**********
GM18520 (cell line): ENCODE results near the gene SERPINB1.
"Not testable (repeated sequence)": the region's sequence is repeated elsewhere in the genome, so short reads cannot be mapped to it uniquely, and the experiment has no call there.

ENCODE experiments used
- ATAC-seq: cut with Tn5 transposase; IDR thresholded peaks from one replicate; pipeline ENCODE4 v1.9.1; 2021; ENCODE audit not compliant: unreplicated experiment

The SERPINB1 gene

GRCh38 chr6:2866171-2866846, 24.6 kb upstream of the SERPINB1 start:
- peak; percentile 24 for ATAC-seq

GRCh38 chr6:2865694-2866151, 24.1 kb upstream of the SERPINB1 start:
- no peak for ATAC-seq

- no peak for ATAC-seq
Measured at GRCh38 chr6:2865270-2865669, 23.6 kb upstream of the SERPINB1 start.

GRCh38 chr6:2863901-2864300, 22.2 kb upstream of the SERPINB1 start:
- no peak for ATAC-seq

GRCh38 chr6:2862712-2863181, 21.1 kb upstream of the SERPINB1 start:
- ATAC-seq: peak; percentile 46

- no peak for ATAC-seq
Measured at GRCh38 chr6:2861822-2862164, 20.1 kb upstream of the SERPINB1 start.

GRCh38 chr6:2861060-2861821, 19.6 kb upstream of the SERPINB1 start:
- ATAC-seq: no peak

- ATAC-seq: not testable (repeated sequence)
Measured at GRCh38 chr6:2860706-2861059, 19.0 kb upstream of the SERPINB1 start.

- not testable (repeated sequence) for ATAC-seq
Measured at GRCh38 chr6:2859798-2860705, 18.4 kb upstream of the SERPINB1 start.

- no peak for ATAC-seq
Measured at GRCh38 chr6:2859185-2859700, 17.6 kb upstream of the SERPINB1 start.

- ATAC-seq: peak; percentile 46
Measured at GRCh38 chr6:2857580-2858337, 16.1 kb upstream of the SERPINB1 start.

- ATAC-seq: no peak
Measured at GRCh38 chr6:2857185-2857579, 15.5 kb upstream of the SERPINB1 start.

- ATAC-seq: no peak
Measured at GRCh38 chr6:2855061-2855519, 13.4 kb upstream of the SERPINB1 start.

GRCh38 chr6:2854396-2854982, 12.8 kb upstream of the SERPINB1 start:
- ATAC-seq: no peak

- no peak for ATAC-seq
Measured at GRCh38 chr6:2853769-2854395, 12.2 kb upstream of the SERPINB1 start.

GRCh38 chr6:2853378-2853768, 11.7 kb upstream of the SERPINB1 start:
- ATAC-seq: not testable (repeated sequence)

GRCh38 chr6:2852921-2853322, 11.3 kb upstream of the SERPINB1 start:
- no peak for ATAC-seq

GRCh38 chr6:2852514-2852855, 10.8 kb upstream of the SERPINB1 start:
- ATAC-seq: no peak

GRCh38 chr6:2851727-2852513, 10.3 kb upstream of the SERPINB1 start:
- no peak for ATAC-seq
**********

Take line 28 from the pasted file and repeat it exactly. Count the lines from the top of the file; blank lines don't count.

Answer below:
- ATAC-seq: no peak